• Sunday, Feb 24, 2019
  • Last Update : 01:59 am

Will government concessions help private banks survive?

  • Published at 01:18 am June 25th, 2018
  • Last updated at 01:19 am June 25th, 2018

'The initiatives that the government has taken will hardly be effective to reduce the lending interest rates, or bring any benefits to the clients and depositors'

In a bid to alleviate the financial crisis that the country’s banking sector is currently riddled with, the government has proposed to reduce the corporate tax rates for banks and financial institutions by 2.5 percentage points – bringing it down to 37.5% from the existing 40% for publicly listed institutions.

Finance Minister AMA Muhith made the announcement during his budget speech on June 7, where he said this step was the latest in a series of initiatives the government had recently taken to reform the banking sector.

Some experts have called the move a prudent intervention in a critical sector. Others, including stakeholders, experts and lawmakers, said the move rewarded irregularities and cutthroat practices prevalent in the country’s banks.

In the post-budget discussions in parliament, a number of MPs came down heavily on Muhith for his “failure” to address the prevailing indiscipline and instability in the banking sector.

Many experts and stakeholders said the government initiatives were mostly in favour of bank owners, bailing them out of the crisis with recapitalization. They demanded that the government take punitive and effective measures to reorganize the most important sector in the country, which include forming an independent Banking Commission.

But those who agreed with the finance minister’s policy say there are no straightforward solutions to the problems in the sector.

“It is easy to criticize our decision, but we have no other options. If we had not taken these steps, these private banks would have inevitably collapsed, which would have pushed the whole banking sector into a slump and caused the country’s economy to be hamstrung,” a secretary in a Ministry of Finance office recently told the Dhaka Tribune, on condition of anonymity, adding that these policies are short-term and the banks would ultimately have to revive themselves in the long run.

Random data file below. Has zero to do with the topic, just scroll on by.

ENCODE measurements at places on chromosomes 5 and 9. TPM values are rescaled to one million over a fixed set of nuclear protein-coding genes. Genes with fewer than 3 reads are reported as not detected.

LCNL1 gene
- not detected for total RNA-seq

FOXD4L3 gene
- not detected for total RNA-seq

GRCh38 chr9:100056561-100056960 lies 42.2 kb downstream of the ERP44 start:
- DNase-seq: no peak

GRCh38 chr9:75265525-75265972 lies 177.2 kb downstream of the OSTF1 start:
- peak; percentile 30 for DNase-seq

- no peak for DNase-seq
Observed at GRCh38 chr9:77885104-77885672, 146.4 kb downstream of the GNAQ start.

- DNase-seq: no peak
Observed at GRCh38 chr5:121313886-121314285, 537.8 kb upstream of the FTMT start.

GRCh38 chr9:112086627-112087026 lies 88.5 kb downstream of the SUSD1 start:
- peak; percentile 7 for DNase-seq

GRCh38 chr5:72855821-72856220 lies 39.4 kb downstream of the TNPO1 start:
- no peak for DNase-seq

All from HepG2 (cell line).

Asked about the demand for a Banking Commission, he asked: “Why is it mandatory to form a Banking Commission to reform the sector? Who said we were not taking reform measures? All the recent initiatives we have taken are aimed at reforming the sector.”

He further said forming the commission was indeed in the pipeline for next year.

Dr Toufic Ahmad Choudhury, director general of Bangladesh Institute of Bank Management (BIBM), said it was wrong to assume the government initiatives were entirely in favour of the bank owners.

“There are some credible justifications behind the government’s moves, such as ensuring good governance in the banking sector, reducing the lending interest rate, promoting investment in the country, and reinstating the customers’ confidence on the banking sector,” he told the Dhaka Tribune.

“I think it’s not the right time to comment on the government initiatives; we need to wait sometime to see how these plans pan out.”

He also said it was not mandatory to form the Banking Commission to reform the banking sector.

Md Shafiqur Rahman, former managing director of Social Islami Bank Ltd, said the government measures must be balanced.

“It is difficult to implement punitive measures in a critical sector like the banking sector when it’s in a fragile condition, but the government should also take reformative action as it provides support to the ailing sector,” he told the Dhaka Tribune.

“It is evident that the government is trying to streamline the banking sector. That will be more effective if proper reform measures are implemented as early as possible.”

Both Shafiqur and Toufic said the Bangladesh Bank had to take up a more active, empowered role to ensure good governance and transparency in the banking sector.

Meanwhile, those who are conservative about the government initiatives said they would not bring long-term results.

“The initiatives that the government has taken will hardly be effective to reduce the lending interest rates, or bring any benefits to the clients and depositors,” said Dr Muinul Islam, professor of economics at the University Grants Commission.

He termed the government’s move as “unacceptable and illogical,” adding that the government was focused on protecting the bank owners’ interests.

Amid this debate, owners of private commercial banks decided to bring down the interest rate on lending to 9% and that on three-month term deposits to 6% starting on July 1.

The decision was made at an emergency meeting of the Bangladesh Association of Banks (BAB) in Dhaka on June 20, following a directive from Prime Minister Sheikh Hasina, according to a press release.

This step was taken in order to create an industry-friendly environment, create new entrepreneurs, generate employment, and to accelerate trade, the press release said.